This brings up another important component that of the selection process-flexibility. For example, an activity room that also serves as a game room for residents to enjoy Wii bowling, would benefit from having lightweight folding tables that can be stored as opposed to a heavy stationary table with a metal base. Tables with flip-top mechanisms and casters are also helpful in this setting. But, is there a space where these items can be stored when not in use? Thinking these matters through early in the design process, will help to avoid future headaches.


Studies show how important the FF&A elements are, proving that the built environment and, specifically, interiors play a vital part in our overall well-being. Bringing in an interior planner who specializes in senior living environments early on in the design process is the key to a successful project. Early planning can have a direct impact on a project’s bottom line; it can help a community evaluate products, finishes and multiple design solutions; and it can provide the space for educated decision making.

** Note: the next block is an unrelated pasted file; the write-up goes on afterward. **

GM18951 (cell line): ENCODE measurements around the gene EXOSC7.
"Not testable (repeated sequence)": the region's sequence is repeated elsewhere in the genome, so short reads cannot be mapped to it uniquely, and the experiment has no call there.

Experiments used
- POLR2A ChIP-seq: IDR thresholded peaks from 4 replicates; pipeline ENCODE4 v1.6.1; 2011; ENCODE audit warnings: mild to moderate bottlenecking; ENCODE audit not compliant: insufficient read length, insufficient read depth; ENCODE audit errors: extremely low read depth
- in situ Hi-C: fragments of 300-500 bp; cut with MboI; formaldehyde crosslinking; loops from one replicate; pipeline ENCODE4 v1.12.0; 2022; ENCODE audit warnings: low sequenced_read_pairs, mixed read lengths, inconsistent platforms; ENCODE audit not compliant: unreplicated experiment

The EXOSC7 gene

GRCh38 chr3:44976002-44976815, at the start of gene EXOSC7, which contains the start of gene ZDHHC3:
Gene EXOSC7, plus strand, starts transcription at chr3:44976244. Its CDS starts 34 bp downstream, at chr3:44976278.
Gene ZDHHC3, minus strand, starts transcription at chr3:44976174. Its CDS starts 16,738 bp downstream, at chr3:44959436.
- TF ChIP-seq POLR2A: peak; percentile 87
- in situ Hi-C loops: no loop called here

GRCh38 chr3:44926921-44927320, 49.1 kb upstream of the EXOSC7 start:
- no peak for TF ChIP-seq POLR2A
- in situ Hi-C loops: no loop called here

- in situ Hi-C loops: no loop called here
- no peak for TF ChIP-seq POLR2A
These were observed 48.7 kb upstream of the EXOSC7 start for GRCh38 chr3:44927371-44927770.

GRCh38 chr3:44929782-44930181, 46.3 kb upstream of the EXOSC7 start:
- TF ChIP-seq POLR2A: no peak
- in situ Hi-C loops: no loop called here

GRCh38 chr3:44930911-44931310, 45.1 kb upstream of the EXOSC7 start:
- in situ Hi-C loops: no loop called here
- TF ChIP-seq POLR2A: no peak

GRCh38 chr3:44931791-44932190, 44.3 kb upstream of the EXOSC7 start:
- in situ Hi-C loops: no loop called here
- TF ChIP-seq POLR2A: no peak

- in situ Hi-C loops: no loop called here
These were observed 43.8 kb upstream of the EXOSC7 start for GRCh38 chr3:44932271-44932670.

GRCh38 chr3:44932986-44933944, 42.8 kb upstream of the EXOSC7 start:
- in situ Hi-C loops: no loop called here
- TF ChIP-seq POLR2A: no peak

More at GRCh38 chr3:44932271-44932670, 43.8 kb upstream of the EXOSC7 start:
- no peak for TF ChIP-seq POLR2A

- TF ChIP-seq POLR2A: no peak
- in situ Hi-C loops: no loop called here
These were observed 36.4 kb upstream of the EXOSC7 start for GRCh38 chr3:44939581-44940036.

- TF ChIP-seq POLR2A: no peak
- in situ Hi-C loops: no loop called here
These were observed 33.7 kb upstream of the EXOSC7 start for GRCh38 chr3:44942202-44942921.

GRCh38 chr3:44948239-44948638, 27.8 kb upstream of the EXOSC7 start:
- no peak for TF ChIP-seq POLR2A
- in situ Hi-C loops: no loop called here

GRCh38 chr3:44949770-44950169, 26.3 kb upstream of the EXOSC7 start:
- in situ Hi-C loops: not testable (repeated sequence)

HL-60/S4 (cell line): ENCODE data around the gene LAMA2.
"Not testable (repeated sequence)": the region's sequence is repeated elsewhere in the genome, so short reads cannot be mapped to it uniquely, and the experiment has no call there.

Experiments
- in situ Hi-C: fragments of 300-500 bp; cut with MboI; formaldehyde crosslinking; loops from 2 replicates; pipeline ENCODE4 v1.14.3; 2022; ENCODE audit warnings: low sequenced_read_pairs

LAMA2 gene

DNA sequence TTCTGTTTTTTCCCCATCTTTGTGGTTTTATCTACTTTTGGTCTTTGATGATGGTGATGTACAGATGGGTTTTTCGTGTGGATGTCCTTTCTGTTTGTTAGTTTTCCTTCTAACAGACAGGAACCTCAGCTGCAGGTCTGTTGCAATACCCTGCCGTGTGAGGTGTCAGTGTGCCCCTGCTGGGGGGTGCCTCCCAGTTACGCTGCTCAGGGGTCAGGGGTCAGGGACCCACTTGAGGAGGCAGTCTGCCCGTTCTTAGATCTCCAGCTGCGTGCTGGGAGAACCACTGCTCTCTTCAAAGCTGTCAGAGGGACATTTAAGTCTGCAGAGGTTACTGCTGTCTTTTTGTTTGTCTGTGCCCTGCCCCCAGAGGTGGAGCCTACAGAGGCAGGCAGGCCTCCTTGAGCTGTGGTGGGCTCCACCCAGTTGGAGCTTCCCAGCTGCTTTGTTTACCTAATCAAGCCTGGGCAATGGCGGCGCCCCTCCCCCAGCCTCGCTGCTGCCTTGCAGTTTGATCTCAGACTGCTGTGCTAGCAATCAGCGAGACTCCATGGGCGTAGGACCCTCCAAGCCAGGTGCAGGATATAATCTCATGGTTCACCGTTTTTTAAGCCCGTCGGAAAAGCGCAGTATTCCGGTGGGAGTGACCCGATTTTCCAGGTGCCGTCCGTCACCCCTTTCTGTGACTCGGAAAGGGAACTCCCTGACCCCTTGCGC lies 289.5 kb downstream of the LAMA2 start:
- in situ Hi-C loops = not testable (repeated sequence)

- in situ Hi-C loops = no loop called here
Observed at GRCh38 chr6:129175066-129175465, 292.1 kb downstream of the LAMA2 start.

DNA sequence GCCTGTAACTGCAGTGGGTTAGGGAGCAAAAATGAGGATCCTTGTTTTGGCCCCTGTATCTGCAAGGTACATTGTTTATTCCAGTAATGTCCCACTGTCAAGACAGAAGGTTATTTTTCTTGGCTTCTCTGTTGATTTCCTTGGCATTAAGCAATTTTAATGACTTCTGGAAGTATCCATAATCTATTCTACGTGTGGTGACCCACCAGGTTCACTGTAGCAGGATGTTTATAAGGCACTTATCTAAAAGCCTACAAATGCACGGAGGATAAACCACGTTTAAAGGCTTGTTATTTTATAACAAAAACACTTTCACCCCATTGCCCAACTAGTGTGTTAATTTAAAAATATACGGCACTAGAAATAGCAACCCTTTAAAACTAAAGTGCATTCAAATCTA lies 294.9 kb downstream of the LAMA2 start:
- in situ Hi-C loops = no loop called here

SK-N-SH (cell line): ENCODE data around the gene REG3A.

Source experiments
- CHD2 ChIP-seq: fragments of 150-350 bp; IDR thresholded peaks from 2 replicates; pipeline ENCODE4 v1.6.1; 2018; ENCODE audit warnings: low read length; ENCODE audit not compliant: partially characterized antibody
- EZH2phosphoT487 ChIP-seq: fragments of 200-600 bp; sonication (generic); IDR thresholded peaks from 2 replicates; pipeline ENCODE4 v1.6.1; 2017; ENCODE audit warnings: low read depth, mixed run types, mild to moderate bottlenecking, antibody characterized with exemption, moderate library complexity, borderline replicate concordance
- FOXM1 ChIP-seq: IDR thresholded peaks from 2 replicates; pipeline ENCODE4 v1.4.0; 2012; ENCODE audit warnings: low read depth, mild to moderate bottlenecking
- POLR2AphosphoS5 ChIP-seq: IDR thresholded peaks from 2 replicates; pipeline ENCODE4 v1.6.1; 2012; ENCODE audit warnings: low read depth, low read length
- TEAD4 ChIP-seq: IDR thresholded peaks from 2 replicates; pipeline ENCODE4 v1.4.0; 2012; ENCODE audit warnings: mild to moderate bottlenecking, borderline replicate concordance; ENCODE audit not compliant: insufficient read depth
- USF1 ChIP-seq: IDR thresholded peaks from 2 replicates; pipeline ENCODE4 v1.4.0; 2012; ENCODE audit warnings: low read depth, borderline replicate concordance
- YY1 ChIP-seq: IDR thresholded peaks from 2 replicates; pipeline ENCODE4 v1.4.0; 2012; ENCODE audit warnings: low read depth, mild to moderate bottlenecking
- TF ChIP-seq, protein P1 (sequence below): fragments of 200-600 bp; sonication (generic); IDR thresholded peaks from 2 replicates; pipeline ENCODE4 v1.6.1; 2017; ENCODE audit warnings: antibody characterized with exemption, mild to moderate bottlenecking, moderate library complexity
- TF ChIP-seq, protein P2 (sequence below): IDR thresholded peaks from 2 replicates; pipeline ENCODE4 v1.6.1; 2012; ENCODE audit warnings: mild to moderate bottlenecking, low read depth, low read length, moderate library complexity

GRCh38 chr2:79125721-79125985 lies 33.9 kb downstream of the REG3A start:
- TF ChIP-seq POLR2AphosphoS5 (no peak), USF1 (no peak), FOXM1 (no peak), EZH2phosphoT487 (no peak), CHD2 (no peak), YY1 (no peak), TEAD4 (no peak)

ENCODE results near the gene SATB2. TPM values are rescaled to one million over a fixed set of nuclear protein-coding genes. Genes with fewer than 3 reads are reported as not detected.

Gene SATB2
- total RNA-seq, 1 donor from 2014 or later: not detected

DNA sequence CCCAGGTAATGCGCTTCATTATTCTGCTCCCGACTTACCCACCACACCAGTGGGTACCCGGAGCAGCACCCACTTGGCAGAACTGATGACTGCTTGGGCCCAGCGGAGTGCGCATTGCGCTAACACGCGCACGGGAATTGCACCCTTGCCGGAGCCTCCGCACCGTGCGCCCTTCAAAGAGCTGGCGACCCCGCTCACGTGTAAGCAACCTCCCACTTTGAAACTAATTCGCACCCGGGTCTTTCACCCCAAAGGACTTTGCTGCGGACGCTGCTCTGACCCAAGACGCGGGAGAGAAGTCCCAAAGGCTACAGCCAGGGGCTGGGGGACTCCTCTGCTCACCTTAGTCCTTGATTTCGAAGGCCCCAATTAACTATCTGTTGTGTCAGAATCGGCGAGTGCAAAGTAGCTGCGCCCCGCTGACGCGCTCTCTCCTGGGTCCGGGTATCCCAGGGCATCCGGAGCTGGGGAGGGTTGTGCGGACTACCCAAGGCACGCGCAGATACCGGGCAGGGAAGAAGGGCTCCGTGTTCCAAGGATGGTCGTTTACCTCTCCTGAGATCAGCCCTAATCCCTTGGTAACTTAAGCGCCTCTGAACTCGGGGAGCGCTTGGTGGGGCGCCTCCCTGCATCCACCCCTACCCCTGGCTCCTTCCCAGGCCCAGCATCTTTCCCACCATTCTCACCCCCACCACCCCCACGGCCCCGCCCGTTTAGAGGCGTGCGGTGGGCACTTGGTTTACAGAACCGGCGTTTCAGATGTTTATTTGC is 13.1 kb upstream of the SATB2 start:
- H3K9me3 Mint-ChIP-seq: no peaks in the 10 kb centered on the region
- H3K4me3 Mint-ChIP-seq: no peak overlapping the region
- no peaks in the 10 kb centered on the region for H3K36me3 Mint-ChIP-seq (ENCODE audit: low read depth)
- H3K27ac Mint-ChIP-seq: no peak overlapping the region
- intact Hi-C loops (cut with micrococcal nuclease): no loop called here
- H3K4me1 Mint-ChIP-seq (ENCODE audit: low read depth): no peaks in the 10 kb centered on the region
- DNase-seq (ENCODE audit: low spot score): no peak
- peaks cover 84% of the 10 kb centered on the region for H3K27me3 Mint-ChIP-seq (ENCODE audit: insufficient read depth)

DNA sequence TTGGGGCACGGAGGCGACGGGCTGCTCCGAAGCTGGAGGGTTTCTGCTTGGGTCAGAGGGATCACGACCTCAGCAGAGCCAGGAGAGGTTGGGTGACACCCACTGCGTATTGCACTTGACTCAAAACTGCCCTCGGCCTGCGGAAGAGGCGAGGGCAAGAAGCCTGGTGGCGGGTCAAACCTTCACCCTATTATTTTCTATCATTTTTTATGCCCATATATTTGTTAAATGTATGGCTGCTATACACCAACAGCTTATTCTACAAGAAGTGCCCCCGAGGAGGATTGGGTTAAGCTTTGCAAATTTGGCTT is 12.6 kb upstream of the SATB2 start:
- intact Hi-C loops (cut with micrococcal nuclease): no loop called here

The combination of early planning, a senior living interior expert and a true concern for creating meaningful environments can be the difference between a nice environment and one that speaks to the emotional, psychological and physical needs of a resident. While evidence-based design has been mainstream in the general healthcare industry, it is finally being recognized for the value it brings to senior living communities as well.

Kelley Hoffman is a Senior Designer at Spellman Brady & Company in St. Louis. For more information, call (314) 862-0700 or visit Long-Term Living 2011 November;60(11):38-41

Topics: Articles , Design